Play Date Success

Guest Authored By Dr. Bridget M, OTD, OTR/L

Blue Bird Day and Kids Playtime

Socializing with other children is such an important part of development but can be a challenge for our children who process their world a little differently. Check out these tips below to promote success at any play date!

Have your playdate be the major event for that day. Peers can be unpredictable and navigating those social situations can be quite a challenge. Help set your child up for success by allowing time to prepare and decompress before and after the playdate. See the bottom of this article for a sample sensory diet.

Bring snacks! Making sure your child is fed, has slept well, and is feeling well prior to your date. Playing with friends can be hard work, so making sure your child is up for it is step one for success!

Pre-determine where your playdate will be. Help prepare your child by talking about it a few days or weeks prior, showing pictures of the child/children they will be playing with and the location it will take place.

Try to limit the number of children involved in the playdate. One on one is ideal for an initial playdate. Add in siblings or additional peers as your child becomes more comfortable with peer interactions.

Pick your child’s play partners with purpose. Try to find a predictable peer who is interested or able to engage in the same type of play as your child.

Be aware of the environment of the playdate. If your child is typically sensitive to loud noises or crowds, consider holding the playdate in a familiar, more controlled environment.

Practice games or play ideas with your child prior to your playdate to promote ideation. Learning how to play a new game AND engage in social problem solving (sharing, turn-taking, etc.) can be overwhelming. Bring along a favorite game or activity if the playdate is not at your house to give your child an idea. Work on challenging one skill at a time. Once your child is successful with the first couple of playdates, you can try something new!

Pair gestures with verbal output (gesturing by tapping your hand to your chest while saying “my turn”) can help your child initiate communication during peer interactions. You can then use this same gesture during a playdate to remind your child how to ask and support that interaction, promoting self-advocacy skills and independence.

Teach your child some simple strategies to resolve common social conflicts, such as offering a toy to trade when asking for a toy that a friend is already playing with. Practicing these types of conflicts with you, a predictable and familiar adult, can help your child learn and remember these strategies. They may need some reminders from you at the moment but can eventually start to utilize these strategies all by themselves!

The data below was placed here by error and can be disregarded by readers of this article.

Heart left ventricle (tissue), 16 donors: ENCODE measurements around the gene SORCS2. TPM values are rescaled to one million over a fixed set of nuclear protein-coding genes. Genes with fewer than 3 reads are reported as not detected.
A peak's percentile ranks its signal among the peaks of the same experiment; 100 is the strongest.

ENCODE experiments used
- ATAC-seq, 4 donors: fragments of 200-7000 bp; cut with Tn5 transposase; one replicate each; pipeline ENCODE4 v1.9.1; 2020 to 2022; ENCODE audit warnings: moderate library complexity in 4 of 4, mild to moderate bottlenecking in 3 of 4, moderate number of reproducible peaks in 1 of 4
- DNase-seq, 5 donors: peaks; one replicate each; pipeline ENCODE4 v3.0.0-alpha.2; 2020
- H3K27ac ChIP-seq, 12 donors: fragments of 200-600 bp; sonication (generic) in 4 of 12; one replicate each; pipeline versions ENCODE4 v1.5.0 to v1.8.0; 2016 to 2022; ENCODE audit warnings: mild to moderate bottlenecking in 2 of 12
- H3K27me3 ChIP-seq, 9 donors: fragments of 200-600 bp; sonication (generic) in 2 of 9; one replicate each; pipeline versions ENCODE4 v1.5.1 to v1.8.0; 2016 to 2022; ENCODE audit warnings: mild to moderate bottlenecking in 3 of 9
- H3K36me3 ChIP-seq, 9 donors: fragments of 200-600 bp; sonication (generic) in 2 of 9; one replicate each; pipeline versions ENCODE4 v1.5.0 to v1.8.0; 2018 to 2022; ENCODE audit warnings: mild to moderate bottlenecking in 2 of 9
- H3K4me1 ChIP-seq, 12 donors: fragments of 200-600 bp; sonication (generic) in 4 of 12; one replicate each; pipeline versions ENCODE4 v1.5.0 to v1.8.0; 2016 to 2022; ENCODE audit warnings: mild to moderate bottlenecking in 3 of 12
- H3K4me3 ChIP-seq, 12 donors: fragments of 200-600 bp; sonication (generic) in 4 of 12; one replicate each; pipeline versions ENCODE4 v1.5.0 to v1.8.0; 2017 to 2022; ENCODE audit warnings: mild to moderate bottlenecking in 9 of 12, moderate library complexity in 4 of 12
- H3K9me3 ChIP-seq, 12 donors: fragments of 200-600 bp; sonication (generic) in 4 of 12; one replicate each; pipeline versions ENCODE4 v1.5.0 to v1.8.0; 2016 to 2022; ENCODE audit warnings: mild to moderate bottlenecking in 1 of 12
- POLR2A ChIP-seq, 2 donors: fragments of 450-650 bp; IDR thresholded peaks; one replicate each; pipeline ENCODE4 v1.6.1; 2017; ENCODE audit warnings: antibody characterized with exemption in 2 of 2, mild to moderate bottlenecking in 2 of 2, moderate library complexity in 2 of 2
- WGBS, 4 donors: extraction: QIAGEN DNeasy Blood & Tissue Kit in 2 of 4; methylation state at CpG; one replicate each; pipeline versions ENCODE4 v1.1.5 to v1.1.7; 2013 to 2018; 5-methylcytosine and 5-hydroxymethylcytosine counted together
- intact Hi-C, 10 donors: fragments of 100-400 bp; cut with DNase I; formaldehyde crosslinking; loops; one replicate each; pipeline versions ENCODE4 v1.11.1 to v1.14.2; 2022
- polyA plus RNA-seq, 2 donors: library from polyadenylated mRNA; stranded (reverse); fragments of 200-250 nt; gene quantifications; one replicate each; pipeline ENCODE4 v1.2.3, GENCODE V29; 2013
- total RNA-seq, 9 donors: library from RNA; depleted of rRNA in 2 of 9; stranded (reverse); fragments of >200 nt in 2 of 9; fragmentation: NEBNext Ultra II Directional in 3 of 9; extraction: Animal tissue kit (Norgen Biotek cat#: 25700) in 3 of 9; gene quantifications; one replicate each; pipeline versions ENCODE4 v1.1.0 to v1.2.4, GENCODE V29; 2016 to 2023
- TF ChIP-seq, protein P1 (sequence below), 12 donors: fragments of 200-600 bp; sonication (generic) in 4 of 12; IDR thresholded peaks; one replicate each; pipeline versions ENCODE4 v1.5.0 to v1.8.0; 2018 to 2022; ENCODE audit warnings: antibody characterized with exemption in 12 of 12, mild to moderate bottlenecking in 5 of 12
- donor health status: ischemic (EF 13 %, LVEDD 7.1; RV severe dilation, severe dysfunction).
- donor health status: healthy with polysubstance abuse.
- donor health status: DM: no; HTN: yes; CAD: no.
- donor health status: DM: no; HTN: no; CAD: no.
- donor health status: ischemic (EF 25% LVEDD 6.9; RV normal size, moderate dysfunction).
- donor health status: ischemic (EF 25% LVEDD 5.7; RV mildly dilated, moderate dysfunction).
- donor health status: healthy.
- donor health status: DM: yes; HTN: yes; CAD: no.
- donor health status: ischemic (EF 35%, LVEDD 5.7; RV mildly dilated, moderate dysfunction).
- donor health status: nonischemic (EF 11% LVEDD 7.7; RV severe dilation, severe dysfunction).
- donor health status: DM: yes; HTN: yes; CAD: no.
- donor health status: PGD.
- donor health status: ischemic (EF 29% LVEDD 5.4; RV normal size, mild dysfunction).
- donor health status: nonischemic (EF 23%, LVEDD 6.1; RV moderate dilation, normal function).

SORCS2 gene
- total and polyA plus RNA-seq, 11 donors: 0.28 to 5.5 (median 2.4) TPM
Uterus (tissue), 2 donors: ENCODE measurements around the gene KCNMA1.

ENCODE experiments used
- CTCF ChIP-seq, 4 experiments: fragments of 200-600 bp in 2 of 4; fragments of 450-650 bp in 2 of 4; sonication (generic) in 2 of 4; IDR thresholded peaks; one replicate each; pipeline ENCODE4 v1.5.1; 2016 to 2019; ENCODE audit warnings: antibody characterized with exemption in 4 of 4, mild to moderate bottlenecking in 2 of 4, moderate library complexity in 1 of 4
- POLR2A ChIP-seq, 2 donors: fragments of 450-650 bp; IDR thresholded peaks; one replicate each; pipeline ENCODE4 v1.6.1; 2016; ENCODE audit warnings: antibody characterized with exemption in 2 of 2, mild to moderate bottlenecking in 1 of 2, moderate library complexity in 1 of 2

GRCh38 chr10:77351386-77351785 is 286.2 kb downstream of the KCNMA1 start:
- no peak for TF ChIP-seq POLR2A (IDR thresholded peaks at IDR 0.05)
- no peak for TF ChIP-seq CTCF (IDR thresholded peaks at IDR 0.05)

For a playdate with a new peer or in a new place, be an active play partner with your child. Use a strategy that we call “scaffolding,” where you provide a lot of support initially, fading those supports as your child is successful. Don’t forget to provide LOTS of praise to your child when they are able to engage with peers successfully. This will help build your child’s confidence and comfort with peers.

Bring along a just-in-case bag (check our sensory kit blog for ideas) and set up a way for your child to ask for a break prior to going on the playdate.

Finally, have fun! Playdates can be a great time for you to socialize as well.

Sample Sensory Diet for Playdate

Before the playdate:

• Provide deep pressure o bear hugs, wrap tightly in a blanket, squeezes to arms and legs o carrying/pushing heavy items, crawling, or rolling

• Play calming or relaxing music in the car or background

• Limit screen time

During the Playdate:

Keep an eye on your child for signs that they are reaching their threshold. Increased wiggling or difficulty sitting still, increase in rough and tumble play, or resistance to things that are typically easy for them can be signs that your child needs a break. When this happens:

• Provide deep pressure in a calming, quiet environment away from others to help.

• Use a quick guided mediation or quiet music to help reset After the Playdate:

• Allow your child some self-directed play and downtime.

• Talk with your child about how the playdate went, providing praise for things that went well. If there were challenges, talk together about how that made them feel and potential strategies they could use in the future.

Talk to your child’s team for specific strategies for you and your child!